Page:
Before-the-event legal expenses insurance seems to be an area ripe for development. Jane Bernstein reports on the debate raging over whether it should be built into insurances rather than 'added on'.
The future of the after-the-event insurance market currently remains unclear, despite hopes that the publication of Lord Justice Jackson's review would have removed any doubts about its prospects. Meanwhile, many believe that before-the-event legal expenses insurance is ripe for development. Industry insiders assert there is still room for increased penetration in both commercial and personal lines BTE, but that this can only be achieved through a fresh and innovative approach.
The Jackson review has reignited a debate over whether BTE cover should be built in to insurances rather than 'added on'. Greenwoods Solicitors has taken a keen interest in the review and its implications and consultant Geoff Owen argues in favour of making BTE an integral part of certain policies. "The idea is that you cover the vast majority of the adult population by making it an automatic add-on to everything else they buy," he explains. Mr Owen observes that, for solicitors, one of the major problems with BTE cover has always been that claimants often do not know whether or not they have it. Making BTE a built-in part of the insurances they buy would clearly remove this dilemma. "We see this as part of a detailed review of legal costs," he asserts.
David Haynes, underwriting manager with Arag, points out that the concept of 'building in' BTE cover is not a new one. Indeed, the issue caused much debate a decade ago, when the conditional fee agreement regulations were introduced. Mr Haynes recalls that while this was in fact trialled by some providers, there was a backlash" particularly from brokers. Certainly, brokers would have most to lose if BTE ceased to be an add-on and became an integral part of personal and commercial insurances, as they would lose the extra income they gain from selling these policies. "It is a significant revenue generator for brokers who sell this as an add-on," asserts Mr Haynes.
Tim Mullin, development manager at Composite Legal Expenses, points out that another problem for brokers would be the prevention of them choosing the BTE provider for their client. "This raises a question over whether you are in a position to give best advice to your customer" when you are not in total control of the cover they are receiving."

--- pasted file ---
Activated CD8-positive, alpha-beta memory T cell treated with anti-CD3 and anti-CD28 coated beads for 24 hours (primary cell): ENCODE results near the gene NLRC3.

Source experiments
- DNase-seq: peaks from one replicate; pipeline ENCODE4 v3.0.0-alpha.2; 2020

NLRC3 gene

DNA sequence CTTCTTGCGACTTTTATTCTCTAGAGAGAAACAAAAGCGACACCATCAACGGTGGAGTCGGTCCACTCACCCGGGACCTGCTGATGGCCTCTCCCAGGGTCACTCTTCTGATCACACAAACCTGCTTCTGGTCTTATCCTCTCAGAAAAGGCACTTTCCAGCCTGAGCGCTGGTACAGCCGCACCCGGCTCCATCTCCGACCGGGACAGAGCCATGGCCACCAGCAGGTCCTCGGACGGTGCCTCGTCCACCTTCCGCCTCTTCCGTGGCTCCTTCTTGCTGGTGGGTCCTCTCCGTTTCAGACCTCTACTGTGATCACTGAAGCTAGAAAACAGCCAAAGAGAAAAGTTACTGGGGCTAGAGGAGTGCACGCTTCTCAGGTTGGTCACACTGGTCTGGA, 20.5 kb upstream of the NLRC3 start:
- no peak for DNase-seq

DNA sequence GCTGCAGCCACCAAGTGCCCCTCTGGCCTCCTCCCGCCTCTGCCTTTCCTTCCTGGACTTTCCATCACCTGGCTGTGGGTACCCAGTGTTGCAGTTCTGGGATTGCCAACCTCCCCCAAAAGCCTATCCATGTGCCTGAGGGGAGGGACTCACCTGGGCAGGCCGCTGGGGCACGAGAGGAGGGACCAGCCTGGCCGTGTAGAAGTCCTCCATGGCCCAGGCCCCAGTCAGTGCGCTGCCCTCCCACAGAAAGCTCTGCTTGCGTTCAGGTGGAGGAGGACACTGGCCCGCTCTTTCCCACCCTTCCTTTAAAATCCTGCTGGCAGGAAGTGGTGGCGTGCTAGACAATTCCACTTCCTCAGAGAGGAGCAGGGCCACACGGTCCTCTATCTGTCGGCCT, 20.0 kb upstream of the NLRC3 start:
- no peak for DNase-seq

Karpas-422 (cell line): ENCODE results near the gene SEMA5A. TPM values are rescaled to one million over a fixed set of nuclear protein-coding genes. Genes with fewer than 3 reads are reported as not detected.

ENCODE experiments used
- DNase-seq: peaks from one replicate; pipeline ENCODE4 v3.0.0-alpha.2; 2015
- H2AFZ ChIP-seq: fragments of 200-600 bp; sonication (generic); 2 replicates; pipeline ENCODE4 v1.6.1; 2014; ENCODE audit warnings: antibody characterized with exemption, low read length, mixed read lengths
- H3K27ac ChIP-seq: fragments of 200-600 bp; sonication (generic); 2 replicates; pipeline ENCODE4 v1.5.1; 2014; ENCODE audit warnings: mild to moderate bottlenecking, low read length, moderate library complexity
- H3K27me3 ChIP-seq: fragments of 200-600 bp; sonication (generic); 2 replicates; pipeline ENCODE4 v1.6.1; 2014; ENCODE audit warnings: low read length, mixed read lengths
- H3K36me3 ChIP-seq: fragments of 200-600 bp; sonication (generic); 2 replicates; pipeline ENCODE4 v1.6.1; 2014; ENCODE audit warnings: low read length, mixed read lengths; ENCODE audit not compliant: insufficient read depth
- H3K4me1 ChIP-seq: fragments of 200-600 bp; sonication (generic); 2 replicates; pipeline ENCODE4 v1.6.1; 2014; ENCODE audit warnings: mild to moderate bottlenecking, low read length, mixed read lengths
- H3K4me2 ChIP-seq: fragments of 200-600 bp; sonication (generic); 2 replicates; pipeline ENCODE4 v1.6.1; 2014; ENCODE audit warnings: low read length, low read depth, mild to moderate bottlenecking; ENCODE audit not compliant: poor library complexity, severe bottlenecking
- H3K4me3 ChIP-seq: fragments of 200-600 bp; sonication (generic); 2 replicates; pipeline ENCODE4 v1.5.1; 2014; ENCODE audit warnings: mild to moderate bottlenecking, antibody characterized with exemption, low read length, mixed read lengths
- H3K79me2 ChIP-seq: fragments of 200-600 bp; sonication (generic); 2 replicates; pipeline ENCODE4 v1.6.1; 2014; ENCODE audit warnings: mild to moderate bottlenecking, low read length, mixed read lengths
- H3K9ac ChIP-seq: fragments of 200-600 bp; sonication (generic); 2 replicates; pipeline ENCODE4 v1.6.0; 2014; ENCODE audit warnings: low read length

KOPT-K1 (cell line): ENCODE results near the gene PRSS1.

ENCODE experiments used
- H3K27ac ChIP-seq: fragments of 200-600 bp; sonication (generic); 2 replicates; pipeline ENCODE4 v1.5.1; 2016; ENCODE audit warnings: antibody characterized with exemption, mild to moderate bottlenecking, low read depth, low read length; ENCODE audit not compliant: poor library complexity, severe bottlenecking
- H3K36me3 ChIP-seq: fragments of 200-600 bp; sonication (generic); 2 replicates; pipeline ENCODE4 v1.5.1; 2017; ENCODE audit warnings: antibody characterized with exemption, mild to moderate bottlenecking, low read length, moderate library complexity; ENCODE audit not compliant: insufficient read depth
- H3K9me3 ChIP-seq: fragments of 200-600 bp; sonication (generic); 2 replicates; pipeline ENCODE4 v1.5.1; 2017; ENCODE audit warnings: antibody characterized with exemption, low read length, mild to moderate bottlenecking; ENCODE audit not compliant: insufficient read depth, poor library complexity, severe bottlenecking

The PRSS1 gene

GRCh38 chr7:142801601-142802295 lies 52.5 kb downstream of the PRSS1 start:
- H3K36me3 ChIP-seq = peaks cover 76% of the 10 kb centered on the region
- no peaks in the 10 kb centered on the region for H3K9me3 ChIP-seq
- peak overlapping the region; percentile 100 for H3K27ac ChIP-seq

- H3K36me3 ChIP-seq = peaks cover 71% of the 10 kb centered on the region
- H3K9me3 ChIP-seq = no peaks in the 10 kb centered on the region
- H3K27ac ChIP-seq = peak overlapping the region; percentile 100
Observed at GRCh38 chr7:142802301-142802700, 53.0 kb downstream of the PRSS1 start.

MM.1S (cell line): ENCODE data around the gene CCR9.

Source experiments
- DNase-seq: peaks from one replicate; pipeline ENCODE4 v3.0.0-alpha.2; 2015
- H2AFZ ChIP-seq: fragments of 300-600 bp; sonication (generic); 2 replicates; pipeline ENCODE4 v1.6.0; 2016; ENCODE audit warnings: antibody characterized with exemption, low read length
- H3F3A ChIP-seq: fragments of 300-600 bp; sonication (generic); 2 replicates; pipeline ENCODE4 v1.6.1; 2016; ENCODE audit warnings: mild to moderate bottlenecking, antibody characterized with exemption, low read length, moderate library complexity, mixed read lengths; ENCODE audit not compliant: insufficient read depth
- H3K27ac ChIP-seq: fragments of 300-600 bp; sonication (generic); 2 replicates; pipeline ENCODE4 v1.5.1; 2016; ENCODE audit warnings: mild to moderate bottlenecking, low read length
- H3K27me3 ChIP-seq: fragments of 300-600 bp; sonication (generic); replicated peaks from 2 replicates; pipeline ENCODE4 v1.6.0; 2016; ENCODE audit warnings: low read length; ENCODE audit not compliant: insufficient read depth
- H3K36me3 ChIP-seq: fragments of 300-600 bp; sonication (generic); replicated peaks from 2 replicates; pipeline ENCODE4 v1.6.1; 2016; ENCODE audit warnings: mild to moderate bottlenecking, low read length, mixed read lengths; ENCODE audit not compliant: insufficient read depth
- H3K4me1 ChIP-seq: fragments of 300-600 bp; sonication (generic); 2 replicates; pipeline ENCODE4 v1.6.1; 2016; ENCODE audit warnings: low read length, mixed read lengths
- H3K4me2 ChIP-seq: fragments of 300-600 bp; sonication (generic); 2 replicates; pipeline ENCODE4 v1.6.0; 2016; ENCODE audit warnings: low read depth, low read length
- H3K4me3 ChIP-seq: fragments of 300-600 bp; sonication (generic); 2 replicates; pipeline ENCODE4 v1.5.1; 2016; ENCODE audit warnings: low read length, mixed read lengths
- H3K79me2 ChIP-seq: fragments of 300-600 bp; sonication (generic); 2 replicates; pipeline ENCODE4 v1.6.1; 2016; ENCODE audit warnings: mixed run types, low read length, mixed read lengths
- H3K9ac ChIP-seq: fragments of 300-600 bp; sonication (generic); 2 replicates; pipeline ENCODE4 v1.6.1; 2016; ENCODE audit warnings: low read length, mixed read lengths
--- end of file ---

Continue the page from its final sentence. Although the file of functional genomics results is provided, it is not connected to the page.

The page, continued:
Another argument against incorporating BTE into products is that this would increase the quoted price of the insurance policies themselves" as the premium would have to reflect the additional cost of the BTE provision. Mr Haynes adds that as more and more business is sold via comparison sites where price is critical, the current trend is conversely to strip products down rather than add components into them. "Obviously, if you add an extra £20 onto your product for legal expenses, you could drop out of the top five on a comparison site and only appear in the top 20," Mr Haynes observes.
This is not the only debate keeping the BTE sector on its toes. For many, this is very much a changing time, with significant challenges to address and scope for development, both in the product itself and in the approach to selling BTE.
There is much consensus that any innovation must come hand in hand with effective broker training, and BTE providers are keen to invest in assisting them. There is some concern that despite being an income generator, brokers still fail to see sufficient value in BTE to prioritise it. David Vine, business development manager with Allianz Legal Protection, observes: "We need to work with brokers to help them understand the value." He blames the LEI market itself for not doing enough to publicise the opportunities in BTE.